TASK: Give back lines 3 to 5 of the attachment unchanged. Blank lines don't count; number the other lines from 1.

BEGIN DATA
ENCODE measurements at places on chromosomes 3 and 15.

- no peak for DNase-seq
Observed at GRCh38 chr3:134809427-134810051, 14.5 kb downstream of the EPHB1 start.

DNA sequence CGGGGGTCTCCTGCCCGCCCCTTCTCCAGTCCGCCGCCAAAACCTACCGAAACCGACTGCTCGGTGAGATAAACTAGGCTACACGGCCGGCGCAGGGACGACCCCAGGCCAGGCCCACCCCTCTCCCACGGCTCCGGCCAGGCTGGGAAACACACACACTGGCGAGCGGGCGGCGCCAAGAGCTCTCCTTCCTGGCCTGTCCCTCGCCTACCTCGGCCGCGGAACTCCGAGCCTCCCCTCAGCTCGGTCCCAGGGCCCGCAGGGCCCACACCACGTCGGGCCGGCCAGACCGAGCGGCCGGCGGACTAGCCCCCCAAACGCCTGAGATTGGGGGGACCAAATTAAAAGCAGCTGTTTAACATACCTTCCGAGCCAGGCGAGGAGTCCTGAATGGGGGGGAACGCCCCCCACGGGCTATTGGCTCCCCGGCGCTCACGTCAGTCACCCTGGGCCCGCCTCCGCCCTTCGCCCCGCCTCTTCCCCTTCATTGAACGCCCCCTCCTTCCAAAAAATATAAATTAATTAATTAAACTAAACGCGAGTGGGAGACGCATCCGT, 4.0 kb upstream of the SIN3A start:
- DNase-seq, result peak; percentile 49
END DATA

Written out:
Observed at GRCh38 chr3:134809427-134810051, 14.5 kb downstream of the EPHB1 start.

DNA sequence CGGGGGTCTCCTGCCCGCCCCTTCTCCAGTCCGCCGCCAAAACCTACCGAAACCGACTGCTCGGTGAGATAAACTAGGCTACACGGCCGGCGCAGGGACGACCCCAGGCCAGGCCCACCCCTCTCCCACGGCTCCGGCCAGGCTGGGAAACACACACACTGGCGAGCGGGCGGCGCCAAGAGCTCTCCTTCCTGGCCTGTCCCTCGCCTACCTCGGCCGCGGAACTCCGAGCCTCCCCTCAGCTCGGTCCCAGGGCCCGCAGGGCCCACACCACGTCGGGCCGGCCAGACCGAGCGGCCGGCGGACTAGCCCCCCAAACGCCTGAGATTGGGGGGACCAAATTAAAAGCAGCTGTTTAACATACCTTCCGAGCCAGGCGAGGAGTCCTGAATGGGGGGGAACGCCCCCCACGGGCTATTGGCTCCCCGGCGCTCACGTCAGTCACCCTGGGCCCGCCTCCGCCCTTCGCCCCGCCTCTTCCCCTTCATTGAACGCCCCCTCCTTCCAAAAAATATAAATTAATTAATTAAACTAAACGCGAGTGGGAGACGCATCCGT, 4.0 kb upstream of the SIN3A start:
- DNase-seq, result peak; percentile 49